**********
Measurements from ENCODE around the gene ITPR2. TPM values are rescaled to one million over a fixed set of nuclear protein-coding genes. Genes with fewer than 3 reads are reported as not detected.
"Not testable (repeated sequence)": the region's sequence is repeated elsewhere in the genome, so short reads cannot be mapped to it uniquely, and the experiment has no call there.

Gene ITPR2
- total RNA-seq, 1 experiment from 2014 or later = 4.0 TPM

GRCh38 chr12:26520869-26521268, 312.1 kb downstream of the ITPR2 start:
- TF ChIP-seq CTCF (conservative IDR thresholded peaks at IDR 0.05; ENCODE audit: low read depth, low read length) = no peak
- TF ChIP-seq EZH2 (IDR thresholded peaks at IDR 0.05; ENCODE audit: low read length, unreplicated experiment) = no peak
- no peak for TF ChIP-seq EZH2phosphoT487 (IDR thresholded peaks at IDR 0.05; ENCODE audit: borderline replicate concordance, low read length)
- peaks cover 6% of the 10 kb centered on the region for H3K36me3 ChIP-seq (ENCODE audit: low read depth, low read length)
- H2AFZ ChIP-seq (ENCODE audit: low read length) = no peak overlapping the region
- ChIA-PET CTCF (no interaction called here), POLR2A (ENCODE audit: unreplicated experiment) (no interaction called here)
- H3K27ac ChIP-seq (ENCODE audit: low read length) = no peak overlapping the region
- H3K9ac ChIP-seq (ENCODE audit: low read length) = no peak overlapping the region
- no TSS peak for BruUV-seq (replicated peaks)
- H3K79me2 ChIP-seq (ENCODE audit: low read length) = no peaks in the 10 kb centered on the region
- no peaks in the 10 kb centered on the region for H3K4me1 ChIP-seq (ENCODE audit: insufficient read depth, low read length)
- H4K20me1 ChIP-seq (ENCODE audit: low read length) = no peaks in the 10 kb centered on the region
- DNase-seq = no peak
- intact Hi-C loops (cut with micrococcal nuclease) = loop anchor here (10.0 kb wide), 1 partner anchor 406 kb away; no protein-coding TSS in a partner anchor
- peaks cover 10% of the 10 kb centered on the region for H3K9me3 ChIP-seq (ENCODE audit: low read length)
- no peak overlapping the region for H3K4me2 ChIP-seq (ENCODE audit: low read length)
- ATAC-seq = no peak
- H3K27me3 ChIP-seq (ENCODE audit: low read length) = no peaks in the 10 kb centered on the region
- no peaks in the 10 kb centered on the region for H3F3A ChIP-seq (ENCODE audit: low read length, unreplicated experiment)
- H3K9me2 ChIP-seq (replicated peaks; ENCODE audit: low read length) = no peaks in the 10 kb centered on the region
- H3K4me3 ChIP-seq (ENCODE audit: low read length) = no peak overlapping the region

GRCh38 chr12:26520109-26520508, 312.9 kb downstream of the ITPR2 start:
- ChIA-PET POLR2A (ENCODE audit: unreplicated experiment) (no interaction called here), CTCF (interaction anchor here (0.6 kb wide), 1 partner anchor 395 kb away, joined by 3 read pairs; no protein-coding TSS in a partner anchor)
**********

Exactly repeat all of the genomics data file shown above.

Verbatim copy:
Measurements from ENCODE around the gene ITPR2. TPM values are rescaled to one million over a fixed set of nuclear protein-coding genes. Genes with fewer than 3 reads are reported as not detected.
"Not testable (repeated sequence)": the region's sequence is repeated elsewhere in the genome, so short reads cannot be mapped to it uniquely, and the experiment has no call there.

Gene ITPR2
- total RNA-seq, 1 experiment from 2014 or later = 4.0 TPM

GRCh38 chr12:26520869-26521268, 312.1 kb downstream of the ITPR2 start:
- TF ChIP-seq CTCF (conservative IDR thresholded peaks at IDR 0.05; ENCODE audit: low read depth, low read length) = no peak
- TF ChIP-seq EZH2 (IDR thresholded peaks at IDR 0.05; ENCODE audit: low read length, unreplicated experiment) = no peak
- no peak for TF ChIP-seq EZH2phosphoT487 (IDR thresholded peaks at IDR 0.05; ENCODE audit: borderline replicate concordance, low read length)
- peaks cover 6% of the 10 kb centered on the region for H3K36me3 ChIP-seq (ENCODE audit: low read depth, low read length)
- H2AFZ ChIP-seq (ENCODE audit: low read length) = no peak overlapping the region
- ChIA-PET CTCF (no interaction called here), POLR2A (ENCODE audit: unreplicated experiment) (no interaction called here)
- H3K27ac ChIP-seq (ENCODE audit: low read length) = no peak overlapping the region
- H3K9ac ChIP-seq (ENCODE audit: low read length) = no peak overlapping the region
- no TSS peak for BruUV-seq (replicated peaks)
- H3K79me2 ChIP-seq (ENCODE audit: low read length) = no peaks in the 10 kb centered on the region
- no peaks in the 10 kb centered on the region for H3K4me1 ChIP-seq (ENCODE audit: insufficient read depth, low read length)
- H4K20me1 ChIP-seq (ENCODE audit: low read length) = no peaks in the 10 kb centered on the region
- DNase-seq = no peak
- intact Hi-C loops (cut with micrococcal nuclease) = loop anchor here (10.0 kb wide), 1 partner anchor 406 kb away; no protein-coding TSS in a partner anchor
- peaks cover 10% of the 10 kb centered on the region for H3K9me3 ChIP-seq (ENCODE audit: low read length)
- no peak overlapping the region for H3K4me2 ChIP-seq (ENCODE audit: low read length)
- ATAC-seq = no peak
- H3K27me3 ChIP-seq (ENCODE audit: low read length) = no peaks in the 10 kb centered on the region
- no peaks in the 10 kb centered on the region for H3F3A ChIP-seq (ENCODE audit: low read length, unreplicated experiment)
- H3K9me2 ChIP-seq (replicated peaks; ENCODE audit: low read length) = no peaks in the 10 kb centered on the region
- H3K4me3 ChIP-seq (ENCODE audit: low read length) = no peak overlapping the region

GRCh38 chr12:26520109-26520508, 312.9 kb downstream of the ITPR2 start:
- ChIA-PET POLR2A (ENCODE audit: unreplicated experiment) (no interaction called here), CTCF (interaction anchor here (0.6 kb wide), 1 partner anchor 395 kb away, joined by 3 read pairs; no protein-coding TSS in a partner anchor)